Advice For Starting Recovery In 2020.

Are you starting recovery in 2020? Here’s some advice from myself and others who have been there.

Lose weight, exercise more, drink more water, travel, etc. These are only a few of the standard New Year’s resolutions that you’ll hear as the day draws nearer. But for me, it’s all about recovery, self-love and continuing to improve. It’s not about being perfect or making more money. It’s just about continuing down the road I’ve set myself.

Despite starting recovery in January this year, I’m still not weight restored for a variety of reasons. I lost not only my grandfather and grandmother, but I also left my job in hopes of reducing my stress levels (it totally worked!). I’ve compromised my recovery at certain points of the year, which has hindered my weight gain. Sometimes it’s been justified, and other times it hasn’t.

“What I thought would be a quick fix of a few months has turned into almost a year of difficult self-discovery and perseverance.”

Anorexia Nervosa has raged within me for over fourteen years now, so to think that it would only take a month or two to recover was a wild understatement. Yet, I still encounter those in my life that think just that; Including myself.

But don’t be discouraged. The road might be long but there is freedom at the end of it. We just need to work hard to get through the hard times in order to experience and fully appreciate the good.

Image by Allie Smith.

The Do’s & Don’ts of Starting Recovery.

Don’t start placing blame.

Our parents aren’t entirely to blame. The bullies aren’t entirely to blame. That kid down the street that made a rude comment isn’t to blame.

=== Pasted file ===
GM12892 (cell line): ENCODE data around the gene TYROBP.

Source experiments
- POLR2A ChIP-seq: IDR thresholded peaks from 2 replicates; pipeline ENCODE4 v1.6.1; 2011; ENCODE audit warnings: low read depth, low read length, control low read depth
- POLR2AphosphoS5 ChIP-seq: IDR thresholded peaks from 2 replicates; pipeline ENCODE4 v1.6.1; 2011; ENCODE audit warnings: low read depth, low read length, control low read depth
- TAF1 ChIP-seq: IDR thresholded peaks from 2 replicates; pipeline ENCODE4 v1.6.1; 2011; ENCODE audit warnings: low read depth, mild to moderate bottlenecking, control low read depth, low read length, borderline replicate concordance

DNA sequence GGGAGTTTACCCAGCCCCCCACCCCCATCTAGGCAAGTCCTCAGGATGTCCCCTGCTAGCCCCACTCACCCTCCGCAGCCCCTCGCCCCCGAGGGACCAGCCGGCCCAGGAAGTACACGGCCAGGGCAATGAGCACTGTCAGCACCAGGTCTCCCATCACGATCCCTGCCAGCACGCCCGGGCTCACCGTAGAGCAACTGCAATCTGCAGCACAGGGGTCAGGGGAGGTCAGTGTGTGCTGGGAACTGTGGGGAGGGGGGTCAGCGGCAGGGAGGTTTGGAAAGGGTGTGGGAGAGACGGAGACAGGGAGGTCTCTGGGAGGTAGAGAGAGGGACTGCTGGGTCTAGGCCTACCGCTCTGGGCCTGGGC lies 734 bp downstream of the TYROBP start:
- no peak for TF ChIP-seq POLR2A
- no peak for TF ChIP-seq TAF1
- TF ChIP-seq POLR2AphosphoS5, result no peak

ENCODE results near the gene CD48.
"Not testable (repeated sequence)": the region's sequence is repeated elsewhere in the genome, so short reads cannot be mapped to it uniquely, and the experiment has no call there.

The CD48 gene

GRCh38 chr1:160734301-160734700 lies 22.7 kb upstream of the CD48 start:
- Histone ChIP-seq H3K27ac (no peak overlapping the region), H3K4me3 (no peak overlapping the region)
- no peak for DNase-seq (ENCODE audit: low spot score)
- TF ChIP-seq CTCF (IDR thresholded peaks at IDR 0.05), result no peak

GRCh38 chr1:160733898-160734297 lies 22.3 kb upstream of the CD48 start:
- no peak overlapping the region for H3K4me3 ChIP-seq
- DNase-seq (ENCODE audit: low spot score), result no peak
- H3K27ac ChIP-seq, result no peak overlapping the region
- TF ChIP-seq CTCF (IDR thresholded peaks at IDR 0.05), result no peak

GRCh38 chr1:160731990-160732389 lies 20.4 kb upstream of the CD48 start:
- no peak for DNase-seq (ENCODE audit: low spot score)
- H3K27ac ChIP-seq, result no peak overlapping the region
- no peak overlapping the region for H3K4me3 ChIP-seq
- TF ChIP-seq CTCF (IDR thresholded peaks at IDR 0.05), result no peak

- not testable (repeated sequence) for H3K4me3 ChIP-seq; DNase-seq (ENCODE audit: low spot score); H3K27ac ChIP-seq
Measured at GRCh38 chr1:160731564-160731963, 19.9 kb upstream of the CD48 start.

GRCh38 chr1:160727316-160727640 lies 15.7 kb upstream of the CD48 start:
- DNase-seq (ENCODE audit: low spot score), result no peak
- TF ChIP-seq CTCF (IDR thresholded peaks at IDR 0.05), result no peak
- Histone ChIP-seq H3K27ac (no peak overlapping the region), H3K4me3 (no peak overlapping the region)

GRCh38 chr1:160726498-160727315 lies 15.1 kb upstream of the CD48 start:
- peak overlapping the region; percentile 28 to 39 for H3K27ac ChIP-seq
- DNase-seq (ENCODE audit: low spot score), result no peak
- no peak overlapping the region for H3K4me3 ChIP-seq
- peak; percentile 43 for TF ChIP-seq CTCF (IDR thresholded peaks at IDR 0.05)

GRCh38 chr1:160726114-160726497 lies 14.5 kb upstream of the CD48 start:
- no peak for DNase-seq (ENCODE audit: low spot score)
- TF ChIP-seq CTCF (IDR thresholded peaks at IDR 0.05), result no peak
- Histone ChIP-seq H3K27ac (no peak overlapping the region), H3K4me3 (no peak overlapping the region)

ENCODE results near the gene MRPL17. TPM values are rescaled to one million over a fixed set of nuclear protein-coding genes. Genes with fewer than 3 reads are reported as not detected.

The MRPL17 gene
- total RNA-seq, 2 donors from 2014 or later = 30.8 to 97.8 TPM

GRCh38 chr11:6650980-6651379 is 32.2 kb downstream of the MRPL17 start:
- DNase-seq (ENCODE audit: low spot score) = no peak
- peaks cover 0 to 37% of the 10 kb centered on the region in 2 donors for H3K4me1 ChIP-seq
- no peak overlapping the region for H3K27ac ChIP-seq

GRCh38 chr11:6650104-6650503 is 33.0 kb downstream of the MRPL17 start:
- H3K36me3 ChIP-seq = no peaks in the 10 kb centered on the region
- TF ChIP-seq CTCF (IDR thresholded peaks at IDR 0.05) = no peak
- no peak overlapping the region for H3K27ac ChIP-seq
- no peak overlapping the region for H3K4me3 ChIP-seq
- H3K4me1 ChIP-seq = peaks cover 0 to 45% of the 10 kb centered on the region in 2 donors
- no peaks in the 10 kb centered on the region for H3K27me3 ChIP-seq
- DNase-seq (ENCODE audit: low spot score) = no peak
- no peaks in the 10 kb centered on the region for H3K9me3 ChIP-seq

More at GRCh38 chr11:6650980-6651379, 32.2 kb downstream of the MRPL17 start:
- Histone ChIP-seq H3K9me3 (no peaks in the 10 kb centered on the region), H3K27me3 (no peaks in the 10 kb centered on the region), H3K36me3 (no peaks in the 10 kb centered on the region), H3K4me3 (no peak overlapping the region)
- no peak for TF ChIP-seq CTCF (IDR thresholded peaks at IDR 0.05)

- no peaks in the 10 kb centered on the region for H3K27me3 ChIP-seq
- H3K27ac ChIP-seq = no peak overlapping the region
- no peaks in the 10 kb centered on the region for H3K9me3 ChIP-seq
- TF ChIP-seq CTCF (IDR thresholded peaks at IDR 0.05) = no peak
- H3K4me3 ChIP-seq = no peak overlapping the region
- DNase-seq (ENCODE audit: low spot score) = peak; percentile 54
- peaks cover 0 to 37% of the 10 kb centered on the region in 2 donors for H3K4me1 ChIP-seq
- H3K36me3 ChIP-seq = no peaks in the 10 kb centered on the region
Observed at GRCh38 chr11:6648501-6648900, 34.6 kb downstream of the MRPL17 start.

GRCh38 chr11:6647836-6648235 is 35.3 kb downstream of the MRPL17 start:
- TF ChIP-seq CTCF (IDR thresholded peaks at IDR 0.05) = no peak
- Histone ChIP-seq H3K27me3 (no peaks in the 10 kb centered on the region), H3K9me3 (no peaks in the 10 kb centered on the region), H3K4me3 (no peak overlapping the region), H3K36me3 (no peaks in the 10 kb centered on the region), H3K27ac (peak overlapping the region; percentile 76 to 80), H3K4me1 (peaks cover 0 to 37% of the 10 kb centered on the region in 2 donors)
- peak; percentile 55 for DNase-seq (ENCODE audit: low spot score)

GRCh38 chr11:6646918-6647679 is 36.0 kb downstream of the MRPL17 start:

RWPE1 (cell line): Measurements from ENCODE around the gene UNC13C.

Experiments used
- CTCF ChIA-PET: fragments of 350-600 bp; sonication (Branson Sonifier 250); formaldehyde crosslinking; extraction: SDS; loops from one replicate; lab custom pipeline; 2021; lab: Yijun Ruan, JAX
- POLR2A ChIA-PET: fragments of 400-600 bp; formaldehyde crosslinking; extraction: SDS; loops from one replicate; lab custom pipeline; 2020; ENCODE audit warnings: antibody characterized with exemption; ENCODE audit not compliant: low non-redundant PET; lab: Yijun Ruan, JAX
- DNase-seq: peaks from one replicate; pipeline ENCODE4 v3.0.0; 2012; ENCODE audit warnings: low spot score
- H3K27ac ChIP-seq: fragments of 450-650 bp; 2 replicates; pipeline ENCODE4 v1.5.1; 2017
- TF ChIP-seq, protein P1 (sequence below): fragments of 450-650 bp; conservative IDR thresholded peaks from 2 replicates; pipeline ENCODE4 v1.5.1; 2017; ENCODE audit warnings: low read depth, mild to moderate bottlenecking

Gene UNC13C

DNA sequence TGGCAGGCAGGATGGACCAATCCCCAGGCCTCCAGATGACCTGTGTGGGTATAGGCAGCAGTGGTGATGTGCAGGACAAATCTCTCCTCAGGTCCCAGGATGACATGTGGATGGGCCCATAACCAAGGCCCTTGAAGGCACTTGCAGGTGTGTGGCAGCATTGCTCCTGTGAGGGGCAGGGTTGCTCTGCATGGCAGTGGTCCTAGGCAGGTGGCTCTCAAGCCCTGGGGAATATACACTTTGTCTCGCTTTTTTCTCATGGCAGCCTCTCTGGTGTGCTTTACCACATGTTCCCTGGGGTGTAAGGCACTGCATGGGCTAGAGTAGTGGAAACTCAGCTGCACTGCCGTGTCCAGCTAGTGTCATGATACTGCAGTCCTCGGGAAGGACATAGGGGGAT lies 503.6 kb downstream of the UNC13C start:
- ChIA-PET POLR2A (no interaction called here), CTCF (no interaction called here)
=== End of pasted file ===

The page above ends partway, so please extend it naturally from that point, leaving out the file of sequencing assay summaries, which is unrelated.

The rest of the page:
You are not to blame.

In regards to families, it’s been historically believed that parents were the leading cause of eating disordered behaviour. Although that’s not entirely misleading, it’s also not entirely true. No one is perfect, least of all our families. Often we find that our parents may not be as supportive as we want, and as a teenager or a child, this can be difficult. But as an adult, you have the power to parent yourself.

Talk it out with your therapist, and discover what needs to change in your life in order to better accommodate recovery. If it’s re-parenting or additional therapy that you need, then get started!

Placing blame will only allow hatred and anger to grow. It’s hard to accept that we may need to forgive or adjust in order to move on, but it’s essential.

Do believe in yourself!

We all do it, especially those of us with mental illness. We tend to believe the lies telling us that we’re unworthy, we can’t do it and that it’s impossible! It’s so easy to give up and spend all day in bed without a drop to drink or a bite to eat. That’s what Anorexia Nervosa wants from you: Complete submission.

Spoiler alert: Anorexia lies. You CAN do it!

Many have managed it before, so why would you be any different? What’s stopping you? Figure it out and take control of it!

Yes, Anorexia Nervosa can be fatal. Yes, you may have those disordered thoughts forevermore, but you don’t have to be governed by them.

“Recovery is possible and you are 100% worthy of it!”

Don’t be hard on yourself.

Being critical of ourselves is just another in the long list of symptoms associated with an eating disorder. Doing so only increases our feelings of shame and lowers our self-esteem.

It’s important to work on our confidence and sense of self-worth during recovery. It can be a long and delicate process, one which I am still undergoing and will do for a long time.

Daily affirmations and gratitude can help us immensely, especially in the early stages of recovery. That’s why I created my own gratitude journal and recovery prompt journal. I not only use them for myself but I’ve also left them open for others to use.

Want to grab a copy of the gratitude and recovery journals? Sign up to the mailer list now and get access to the downloadable files.

Don’t put your needs below everyone else’s.

Chances are you’re here because you’re used to putting the needs of others above your own. The word ‘NO’ is dirty and rarely leaves your lips. Helping others is a lovely gesture, but when it puts your health and needs at risk, then it’s a very one-sided thing.